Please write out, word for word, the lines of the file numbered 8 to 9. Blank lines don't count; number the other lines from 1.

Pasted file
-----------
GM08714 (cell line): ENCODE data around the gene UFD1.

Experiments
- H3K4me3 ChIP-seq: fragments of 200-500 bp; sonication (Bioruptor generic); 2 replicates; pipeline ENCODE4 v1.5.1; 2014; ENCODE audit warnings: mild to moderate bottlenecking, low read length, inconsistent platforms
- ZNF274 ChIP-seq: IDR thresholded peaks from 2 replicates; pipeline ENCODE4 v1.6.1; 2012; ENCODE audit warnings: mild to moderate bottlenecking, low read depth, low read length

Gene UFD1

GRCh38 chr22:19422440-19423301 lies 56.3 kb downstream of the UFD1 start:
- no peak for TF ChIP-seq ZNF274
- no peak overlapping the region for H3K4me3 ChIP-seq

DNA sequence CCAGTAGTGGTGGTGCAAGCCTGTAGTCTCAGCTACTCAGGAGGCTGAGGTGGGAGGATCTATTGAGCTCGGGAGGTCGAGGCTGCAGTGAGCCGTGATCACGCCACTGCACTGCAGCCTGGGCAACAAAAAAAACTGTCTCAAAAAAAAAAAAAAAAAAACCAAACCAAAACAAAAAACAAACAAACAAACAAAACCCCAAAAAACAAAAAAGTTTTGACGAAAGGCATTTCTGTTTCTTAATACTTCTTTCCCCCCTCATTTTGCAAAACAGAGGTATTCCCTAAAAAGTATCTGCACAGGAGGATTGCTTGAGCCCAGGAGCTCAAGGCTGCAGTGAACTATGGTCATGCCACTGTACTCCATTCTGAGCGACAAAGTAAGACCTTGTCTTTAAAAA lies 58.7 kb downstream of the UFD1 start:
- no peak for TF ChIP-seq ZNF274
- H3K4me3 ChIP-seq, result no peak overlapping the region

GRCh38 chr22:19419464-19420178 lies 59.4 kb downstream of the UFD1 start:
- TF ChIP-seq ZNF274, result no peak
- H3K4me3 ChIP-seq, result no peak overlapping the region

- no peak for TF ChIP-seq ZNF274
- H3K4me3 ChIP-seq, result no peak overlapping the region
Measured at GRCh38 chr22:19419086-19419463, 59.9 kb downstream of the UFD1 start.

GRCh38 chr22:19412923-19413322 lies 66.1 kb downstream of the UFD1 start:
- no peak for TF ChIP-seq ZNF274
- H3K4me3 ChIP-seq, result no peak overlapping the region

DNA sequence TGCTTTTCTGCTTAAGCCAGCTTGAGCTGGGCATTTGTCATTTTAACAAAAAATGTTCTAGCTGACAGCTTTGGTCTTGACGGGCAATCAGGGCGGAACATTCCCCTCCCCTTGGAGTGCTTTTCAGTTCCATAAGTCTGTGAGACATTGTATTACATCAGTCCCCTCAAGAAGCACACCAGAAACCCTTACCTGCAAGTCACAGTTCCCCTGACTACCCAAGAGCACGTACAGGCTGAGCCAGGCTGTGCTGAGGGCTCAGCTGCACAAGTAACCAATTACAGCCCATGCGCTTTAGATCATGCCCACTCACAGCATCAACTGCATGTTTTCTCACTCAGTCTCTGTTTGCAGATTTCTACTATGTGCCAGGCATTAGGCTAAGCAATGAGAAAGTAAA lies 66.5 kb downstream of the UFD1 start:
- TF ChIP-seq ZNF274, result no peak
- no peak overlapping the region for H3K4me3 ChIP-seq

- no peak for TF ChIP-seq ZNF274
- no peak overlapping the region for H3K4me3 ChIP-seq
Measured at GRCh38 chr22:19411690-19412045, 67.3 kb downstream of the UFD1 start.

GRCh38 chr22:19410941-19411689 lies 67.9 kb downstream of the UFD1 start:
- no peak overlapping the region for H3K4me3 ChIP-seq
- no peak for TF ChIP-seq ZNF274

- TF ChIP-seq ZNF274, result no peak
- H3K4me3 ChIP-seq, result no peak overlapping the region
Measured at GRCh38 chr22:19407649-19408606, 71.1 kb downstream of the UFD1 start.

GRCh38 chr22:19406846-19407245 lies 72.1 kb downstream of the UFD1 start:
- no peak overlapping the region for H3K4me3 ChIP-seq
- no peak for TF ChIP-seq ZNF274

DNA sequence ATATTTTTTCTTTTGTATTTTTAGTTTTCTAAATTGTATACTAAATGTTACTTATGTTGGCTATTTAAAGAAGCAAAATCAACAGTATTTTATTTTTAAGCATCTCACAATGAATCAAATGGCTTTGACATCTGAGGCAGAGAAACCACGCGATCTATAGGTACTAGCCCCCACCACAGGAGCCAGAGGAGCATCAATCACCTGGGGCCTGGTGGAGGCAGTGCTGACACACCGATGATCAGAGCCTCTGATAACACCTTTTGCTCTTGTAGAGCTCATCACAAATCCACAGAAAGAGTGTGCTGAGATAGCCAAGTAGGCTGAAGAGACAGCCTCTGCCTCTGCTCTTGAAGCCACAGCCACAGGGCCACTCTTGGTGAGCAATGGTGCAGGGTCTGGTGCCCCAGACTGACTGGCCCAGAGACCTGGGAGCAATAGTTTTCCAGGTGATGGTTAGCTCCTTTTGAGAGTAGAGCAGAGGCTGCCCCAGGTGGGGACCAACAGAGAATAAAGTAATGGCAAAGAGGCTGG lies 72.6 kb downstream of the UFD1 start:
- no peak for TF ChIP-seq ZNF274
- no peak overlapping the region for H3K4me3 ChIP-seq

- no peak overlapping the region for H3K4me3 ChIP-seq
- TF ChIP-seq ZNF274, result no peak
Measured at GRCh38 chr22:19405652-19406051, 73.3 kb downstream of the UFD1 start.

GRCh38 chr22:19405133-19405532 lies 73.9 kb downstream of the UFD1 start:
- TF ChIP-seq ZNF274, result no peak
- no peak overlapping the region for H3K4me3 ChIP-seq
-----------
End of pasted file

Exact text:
- no peak overlapping the region for H3K4me3 ChIP-seq

DNA sequence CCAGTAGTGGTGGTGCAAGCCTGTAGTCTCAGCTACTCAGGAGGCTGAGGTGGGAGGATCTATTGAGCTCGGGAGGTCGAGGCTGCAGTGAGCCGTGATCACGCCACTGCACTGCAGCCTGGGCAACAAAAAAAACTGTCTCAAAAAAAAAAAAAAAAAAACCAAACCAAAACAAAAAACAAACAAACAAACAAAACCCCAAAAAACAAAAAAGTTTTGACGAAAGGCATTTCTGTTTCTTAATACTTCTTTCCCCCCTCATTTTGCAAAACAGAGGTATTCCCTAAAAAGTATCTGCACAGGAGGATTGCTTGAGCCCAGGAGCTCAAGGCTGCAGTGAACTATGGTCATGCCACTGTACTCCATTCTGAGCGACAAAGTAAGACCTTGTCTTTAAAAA lies 58.7 kb downstream of the UFD1 start: